Under pressure from Berlin, which warned that they would be quarantined for holidaymakers returning from abroad, the Austrian government chose a middle ground on Wednesday, so that resorts could reopen on Christmas Eve but made the ski holiday almost impossible.
Restaurants, hotels and tourist accommodation will be closed until January 7, says the Austrian government, which means that skiing during the holiday period will mainly be limited to people who live close enough to a resort for a day trip. And in an obvious concession to Rome, Berlin and Paris, Austria also said that it is introducing a new quarantine requirement for everyone who comes from their countries and many more.
Italy, whose ski resorts will remain closed throughout the Christmas weekend, is considering similar restrictions for citizens who are tempted by a dash on the Swiss slopes. The main Italian resorts are located in Covid-19 “red zones”, where partial lock-in measures are in place to dampen a second wave of the virus that has killed more than 50,000. Giuseppe Conte, the country’s prime minister, said this year that it would not be possible to “allow holidays in the snow. We can not afford it. ”
Meanwhile in Spain, where infections have fallen sharply, the government has said it is ready to reopen ski resorts – with conditions still under discussion – from 11 December. The deviation from the French rules has angered officials in France’s southwestern Occitanie region bordering Spain. Between the two, the small principality of Andorra may have difficulty reopening its slopes, as President Emmanuel Macron is also “co-prince” of the micro-state of the Pyrenees.
The French president has promised to continue efforts to lead the Swiss and Spanish authorities and “avoid creating an unbalanced situation with resorts in France, Italy and Germany that are likely to close while others open.” He has promised to “deter” French holidaymakers from traveling abroad.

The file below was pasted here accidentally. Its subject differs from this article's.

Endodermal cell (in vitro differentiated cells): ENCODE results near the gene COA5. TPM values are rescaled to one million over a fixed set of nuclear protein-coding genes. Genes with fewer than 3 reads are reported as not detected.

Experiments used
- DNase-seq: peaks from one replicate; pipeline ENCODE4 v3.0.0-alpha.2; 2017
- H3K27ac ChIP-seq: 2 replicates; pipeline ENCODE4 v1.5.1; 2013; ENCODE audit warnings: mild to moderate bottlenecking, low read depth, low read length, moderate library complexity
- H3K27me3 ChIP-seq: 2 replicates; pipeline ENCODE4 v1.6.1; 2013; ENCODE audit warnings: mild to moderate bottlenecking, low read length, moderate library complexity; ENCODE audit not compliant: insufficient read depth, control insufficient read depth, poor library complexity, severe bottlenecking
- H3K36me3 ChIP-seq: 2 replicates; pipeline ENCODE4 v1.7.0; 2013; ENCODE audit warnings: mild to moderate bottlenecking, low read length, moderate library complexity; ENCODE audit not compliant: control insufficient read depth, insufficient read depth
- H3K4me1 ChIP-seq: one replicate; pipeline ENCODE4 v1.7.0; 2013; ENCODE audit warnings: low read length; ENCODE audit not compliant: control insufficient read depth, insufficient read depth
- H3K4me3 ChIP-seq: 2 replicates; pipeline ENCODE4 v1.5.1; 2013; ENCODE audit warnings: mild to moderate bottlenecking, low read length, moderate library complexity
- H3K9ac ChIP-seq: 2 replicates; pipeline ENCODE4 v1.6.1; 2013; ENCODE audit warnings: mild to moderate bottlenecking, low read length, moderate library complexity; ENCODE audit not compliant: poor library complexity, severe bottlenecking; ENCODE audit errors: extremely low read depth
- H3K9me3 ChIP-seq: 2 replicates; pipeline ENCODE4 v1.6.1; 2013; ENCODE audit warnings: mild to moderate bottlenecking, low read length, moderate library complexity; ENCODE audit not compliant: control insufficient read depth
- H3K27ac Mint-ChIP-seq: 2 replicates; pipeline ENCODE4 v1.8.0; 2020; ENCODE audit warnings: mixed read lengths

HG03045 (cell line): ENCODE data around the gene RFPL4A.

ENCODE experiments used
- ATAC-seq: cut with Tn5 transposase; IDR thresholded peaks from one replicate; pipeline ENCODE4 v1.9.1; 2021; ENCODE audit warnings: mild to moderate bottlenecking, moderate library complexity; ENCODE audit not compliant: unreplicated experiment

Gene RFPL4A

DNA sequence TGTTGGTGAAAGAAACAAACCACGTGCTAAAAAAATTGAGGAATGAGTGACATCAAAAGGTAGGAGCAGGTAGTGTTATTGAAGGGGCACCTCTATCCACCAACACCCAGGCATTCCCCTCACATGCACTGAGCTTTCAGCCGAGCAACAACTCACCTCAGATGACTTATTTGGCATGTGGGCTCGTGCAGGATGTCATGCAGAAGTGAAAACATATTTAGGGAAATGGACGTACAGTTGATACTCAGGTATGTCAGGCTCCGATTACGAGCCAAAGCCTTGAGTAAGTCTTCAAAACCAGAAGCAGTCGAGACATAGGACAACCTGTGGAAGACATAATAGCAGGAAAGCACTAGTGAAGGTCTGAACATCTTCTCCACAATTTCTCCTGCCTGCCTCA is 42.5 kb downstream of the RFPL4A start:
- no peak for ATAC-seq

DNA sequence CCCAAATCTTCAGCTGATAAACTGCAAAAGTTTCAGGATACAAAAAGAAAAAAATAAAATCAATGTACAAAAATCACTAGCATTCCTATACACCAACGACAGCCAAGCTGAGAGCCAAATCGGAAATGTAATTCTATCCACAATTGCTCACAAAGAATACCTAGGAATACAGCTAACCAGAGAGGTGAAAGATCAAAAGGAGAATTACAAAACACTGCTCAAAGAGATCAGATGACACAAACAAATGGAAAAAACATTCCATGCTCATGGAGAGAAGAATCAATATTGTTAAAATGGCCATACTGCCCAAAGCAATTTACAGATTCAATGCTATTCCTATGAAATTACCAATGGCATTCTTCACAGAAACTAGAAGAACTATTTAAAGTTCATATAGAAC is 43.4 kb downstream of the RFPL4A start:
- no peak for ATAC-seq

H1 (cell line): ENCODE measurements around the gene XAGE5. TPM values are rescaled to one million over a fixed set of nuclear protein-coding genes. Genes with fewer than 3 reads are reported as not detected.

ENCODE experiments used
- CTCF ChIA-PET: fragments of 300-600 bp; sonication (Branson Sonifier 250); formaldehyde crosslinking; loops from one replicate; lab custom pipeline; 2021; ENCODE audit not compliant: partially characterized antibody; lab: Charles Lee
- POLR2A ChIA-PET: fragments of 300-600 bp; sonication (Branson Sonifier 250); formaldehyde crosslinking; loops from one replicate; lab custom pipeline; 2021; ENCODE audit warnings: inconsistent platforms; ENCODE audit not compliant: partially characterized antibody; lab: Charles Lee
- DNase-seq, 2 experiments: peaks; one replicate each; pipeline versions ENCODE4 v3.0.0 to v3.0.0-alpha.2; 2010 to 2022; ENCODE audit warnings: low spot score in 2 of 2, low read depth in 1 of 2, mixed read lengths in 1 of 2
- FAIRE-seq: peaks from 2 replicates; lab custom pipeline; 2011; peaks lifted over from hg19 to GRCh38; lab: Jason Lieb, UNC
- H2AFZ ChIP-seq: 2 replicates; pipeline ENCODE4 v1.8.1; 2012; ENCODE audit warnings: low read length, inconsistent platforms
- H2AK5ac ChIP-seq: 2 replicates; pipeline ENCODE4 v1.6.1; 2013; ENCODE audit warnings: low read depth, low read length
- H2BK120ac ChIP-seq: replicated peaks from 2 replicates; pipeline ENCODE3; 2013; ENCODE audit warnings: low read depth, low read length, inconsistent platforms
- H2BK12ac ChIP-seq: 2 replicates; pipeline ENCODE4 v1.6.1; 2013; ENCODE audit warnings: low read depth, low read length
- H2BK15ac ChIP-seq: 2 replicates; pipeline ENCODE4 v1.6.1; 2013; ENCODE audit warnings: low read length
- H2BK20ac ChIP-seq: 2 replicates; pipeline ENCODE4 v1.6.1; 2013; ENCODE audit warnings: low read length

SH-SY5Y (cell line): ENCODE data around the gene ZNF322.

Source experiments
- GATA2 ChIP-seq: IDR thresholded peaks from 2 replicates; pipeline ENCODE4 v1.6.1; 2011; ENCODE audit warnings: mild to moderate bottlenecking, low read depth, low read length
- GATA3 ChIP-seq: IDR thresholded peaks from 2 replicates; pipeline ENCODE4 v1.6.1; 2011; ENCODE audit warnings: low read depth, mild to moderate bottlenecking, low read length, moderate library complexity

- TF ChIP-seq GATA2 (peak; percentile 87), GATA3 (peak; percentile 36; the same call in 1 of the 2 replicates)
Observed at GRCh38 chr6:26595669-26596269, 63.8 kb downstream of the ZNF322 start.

But losing home skiers is hardly the only problem for France’s battered tourism industry. The Alps alone attract 43 percent of the world’s skiers and generate about 28 billion euros in revenue per year. French resorts take in the second largest profit, after Austria. That position is now being jeopardized, warns Maulin.
“We do not want anyone sick, but when one country opens and the other remains closed, it is necessarily an impact,” said the DSF chief. According to his organization, the French ski industry has already lost between 15 and 20 percent of its operations as a result of the first shutdown earlier this year, a deficit of about 2 billion euros.
Other, newer competitors could benefit from the closures in France, Italy and Germany. In Bulgaria, for example, the Bansko resort, which is popular with budget travelers, plans to reopen during the Christmas period despite a sharp increase in coronavirus infections and poorly stretched hospitals in the country.
All this has exacerbated the fear of Rubin, the mayor of Châtel, where up to 40 percent of visitors normally come from the UK, Germany, Belgium and the Netherlands – an important clientele that can now turn to neighboring countries.
“We knew this season would be different from everyone else, with foreign visitors down,” he sighs. “But this is now a disaster.”
This story was adapted from the original in French.